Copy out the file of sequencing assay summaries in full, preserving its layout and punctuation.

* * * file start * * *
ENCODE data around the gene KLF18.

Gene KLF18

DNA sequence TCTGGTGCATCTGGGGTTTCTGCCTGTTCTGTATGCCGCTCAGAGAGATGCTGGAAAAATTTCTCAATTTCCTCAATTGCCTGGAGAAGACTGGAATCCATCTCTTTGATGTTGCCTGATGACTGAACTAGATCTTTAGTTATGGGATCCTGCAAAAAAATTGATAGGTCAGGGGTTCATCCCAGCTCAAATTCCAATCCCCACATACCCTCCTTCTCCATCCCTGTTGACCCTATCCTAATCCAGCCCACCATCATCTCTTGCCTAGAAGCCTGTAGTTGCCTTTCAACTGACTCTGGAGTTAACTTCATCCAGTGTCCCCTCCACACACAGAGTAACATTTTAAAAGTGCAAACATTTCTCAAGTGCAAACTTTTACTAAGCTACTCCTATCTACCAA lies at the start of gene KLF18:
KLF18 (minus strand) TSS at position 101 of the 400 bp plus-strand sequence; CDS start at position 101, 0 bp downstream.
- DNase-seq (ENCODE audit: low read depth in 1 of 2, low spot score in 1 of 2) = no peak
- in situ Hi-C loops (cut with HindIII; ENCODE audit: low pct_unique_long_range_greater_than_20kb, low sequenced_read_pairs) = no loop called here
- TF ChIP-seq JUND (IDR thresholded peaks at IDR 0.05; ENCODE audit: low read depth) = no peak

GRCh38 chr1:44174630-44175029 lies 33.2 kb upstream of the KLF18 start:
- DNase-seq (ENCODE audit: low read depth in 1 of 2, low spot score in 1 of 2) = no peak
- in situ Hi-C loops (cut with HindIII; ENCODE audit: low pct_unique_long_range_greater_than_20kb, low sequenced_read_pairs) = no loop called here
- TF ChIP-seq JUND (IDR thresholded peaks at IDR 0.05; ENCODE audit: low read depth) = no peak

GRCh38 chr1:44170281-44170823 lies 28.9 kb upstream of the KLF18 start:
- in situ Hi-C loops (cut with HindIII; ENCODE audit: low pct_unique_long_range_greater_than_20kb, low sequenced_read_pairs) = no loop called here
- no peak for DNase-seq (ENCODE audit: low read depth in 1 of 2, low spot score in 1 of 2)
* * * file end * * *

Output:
ENCODE data around the gene KLF18.

Gene KLF18

DNA sequence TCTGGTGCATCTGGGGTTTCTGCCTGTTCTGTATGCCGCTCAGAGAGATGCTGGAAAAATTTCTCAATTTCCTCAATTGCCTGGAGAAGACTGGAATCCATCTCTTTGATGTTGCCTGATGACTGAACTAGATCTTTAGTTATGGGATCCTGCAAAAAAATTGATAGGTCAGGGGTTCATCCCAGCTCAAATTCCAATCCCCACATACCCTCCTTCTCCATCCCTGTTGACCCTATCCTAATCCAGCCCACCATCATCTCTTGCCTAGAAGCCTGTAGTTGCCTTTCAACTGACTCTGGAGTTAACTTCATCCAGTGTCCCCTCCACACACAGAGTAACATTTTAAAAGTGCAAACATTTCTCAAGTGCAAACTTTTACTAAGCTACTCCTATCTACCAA lies at the start of gene KLF18:
KLF18 (minus strand) TSS at position 101 of the 400 bp plus-strand sequence; CDS start at position 101, 0 bp downstream.
- DNase-seq (ENCODE audit: low read depth in 1 of 2, low spot score in 1 of 2) = no peak
- in situ Hi-C loops (cut with HindIII; ENCODE audit: low pct_unique_long_range_greater_than_20kb, low sequenced_read_pairs) = no loop called here
- TF ChIP-seq JUND (IDR thresholded peaks at IDR 0.05; ENCODE audit: low read depth) = no peak

GRCh38 chr1:44174630-44175029 lies 33.2 kb upstream of the KLF18 start:
- DNase-seq (ENCODE audit: low read depth in 1 of 2, low spot score in 1 of 2) = no peak
- in situ Hi-C loops (cut with HindIII; ENCODE audit: low pct_unique_long_range_greater_than_20kb, low sequenced_read_pairs) = no loop called here
- TF ChIP-seq JUND (IDR thresholded peaks at IDR 0.05; ENCODE audit: low read depth) = no peak

GRCh38 chr1:44170281-44170823 lies 28.9 kb upstream of the KLF18 start:
- in situ Hi-C loops (cut with HindIII; ENCODE audit: low pct_unique_long_range_greater_than_20kb, low sequenced_read_pairs) = no loop called here
- no peak for DNase-seq (ENCODE audit: low read depth in 1 of 2, low spot score in 1 of 2)